United States of America, Plaintiff-appellee, v. Armando Ruiz-naranjo, Defendant-appellant, 944 F.2d 475 (9th Cir. 1991)Annotate this Case
Submitted Aug. 14, 1991*.Decided Sept. 5, 1991
Peter B. Keller, Law Offices of Keller & Postero, Tucson, Ariz., for defendant-appellant.
Reese V. Bostwick, Asst. U.S. Atty., Tucson, Ariz., for plaintiff-appellee.
Appeal from the United States District Court for the District of Arizona.
Before BROWNING, FARRIS and LEAVY, Circuit Judges.
Armando Ruiz-Naranjo appeals his sentence of 12 months for failing to report currency in excess of $10,000 upon entering the United States, see 31 U.S.C. § 5316, arguing the district court applied the wrong base offense level. We affirm.
The Sentencing Guidelines provide for a base offense level of 13 if a defendant "made false statements to conceal or disguise" his failure to report currency. U.S.S.G. § 2S1.3(a) (1) (B). Ruiz-Naranjo admits that upon entering the United States he was twice asked by a United States Customs Inspector whether he was carrying currency in excess of $10,000 and he twice responded that he was not. These statements were false. The district court could reasonably conclude that appellant's purpose in making the false statements was "to conceal or disguise" his failure to report the currency. Id. Accordingly, the district court correctly applied base offense level 13.
Ruiz-Naranjo's argument that U.S.S.G. § 2S1.3(a) (1) (B) should not be construed literally in light of the Introductory Commentary is meritless. The portion of Part A(4) (f) of the Introductory Commentary relied upon by Ruiz-Naranjo states only that the Sentencing Commission has generally chosen low base offense levels for regulatory offenses in which the defendant's misconduct was the failure to fill out a form.1 It is entirely consistent for the Commission to choose, as it did, to require higher sentences for individuals who lie or otherwise conceal their misconduct.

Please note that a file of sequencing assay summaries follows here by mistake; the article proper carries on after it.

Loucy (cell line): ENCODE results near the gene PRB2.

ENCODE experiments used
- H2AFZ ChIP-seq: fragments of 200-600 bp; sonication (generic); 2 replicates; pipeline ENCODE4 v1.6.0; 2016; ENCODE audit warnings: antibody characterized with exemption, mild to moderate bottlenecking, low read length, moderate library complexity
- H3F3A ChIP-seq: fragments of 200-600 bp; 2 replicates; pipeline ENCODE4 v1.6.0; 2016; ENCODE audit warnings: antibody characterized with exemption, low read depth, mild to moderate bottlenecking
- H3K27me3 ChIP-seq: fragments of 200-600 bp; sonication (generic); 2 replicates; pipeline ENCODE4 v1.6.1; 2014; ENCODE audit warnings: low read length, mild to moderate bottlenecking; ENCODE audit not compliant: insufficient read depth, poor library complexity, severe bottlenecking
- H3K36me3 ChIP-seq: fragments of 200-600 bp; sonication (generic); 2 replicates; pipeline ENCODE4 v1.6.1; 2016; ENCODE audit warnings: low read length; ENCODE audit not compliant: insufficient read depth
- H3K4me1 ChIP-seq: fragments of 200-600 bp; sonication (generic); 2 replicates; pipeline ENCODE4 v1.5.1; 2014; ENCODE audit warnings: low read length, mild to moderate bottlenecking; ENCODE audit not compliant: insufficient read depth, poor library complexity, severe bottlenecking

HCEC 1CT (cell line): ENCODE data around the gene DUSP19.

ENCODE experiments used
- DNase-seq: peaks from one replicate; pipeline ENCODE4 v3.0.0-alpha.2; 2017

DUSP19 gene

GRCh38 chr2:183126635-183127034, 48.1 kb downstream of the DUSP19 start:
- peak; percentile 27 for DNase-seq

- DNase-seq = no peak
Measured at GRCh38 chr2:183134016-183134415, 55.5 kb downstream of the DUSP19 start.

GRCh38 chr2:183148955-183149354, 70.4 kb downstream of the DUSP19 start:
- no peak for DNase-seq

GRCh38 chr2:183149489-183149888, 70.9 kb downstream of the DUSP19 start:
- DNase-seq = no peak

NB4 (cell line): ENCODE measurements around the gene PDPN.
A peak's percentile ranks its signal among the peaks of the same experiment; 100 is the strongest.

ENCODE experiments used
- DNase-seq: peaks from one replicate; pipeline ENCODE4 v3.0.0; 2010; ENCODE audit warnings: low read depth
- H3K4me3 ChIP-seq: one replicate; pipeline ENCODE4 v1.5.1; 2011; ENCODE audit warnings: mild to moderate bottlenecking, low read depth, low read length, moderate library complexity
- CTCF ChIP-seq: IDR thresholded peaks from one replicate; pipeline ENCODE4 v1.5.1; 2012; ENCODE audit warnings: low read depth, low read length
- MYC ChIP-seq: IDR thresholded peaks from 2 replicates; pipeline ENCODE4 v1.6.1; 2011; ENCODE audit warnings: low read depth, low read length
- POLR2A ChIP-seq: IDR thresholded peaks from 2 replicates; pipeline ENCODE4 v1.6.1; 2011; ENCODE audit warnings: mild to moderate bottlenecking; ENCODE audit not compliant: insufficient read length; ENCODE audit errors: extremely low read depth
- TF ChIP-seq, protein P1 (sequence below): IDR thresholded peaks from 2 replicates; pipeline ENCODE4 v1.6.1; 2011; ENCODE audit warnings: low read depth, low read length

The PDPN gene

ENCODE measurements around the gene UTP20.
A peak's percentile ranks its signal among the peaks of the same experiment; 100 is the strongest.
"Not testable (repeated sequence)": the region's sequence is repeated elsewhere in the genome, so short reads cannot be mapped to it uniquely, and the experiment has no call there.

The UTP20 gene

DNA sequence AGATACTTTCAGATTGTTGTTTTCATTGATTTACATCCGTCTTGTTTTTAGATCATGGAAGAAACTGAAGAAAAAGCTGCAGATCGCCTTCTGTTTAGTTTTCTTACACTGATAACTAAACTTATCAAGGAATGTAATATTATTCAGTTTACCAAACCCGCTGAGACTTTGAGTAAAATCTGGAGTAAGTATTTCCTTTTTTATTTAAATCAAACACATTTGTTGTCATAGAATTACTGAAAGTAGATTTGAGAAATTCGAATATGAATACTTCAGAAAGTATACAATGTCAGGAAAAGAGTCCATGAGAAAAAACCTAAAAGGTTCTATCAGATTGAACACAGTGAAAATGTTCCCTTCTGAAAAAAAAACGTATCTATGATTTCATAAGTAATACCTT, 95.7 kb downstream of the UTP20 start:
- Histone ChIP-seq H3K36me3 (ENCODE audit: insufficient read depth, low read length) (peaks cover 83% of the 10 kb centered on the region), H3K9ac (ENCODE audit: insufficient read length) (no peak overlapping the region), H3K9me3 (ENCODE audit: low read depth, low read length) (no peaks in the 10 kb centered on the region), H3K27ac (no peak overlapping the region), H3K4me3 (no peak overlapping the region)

The panel finds this case appropriate for submission without oral argument pursuant to Ninth Circuit Rule 34-4 and Fed. R. App. P. 34(a)
The Commentary relied upon states in relevant part:
[T]he Commission has developed a system for treating technical recordkeeping and reporting offenses that divides them into four categories. First, in the simplest of cases, the offender may have failed to fill out a form intentionally, but without knowledge or intent that substantive harm would likely follow. He might fail, for example, to keep an accurate record of toxic substance transport, but that failure may not lead, nor be likely to lead, to the release or improper handling of any toxic substance.... [p] The structure of a typical guideline for a regulatory offense provides a low base offense level (e.g. 6) aimed at the first type of recordkeeping or reporting offense.
U.S.S.G. Ch. 1, Pt.A(4) (f) at 1.8-1.9.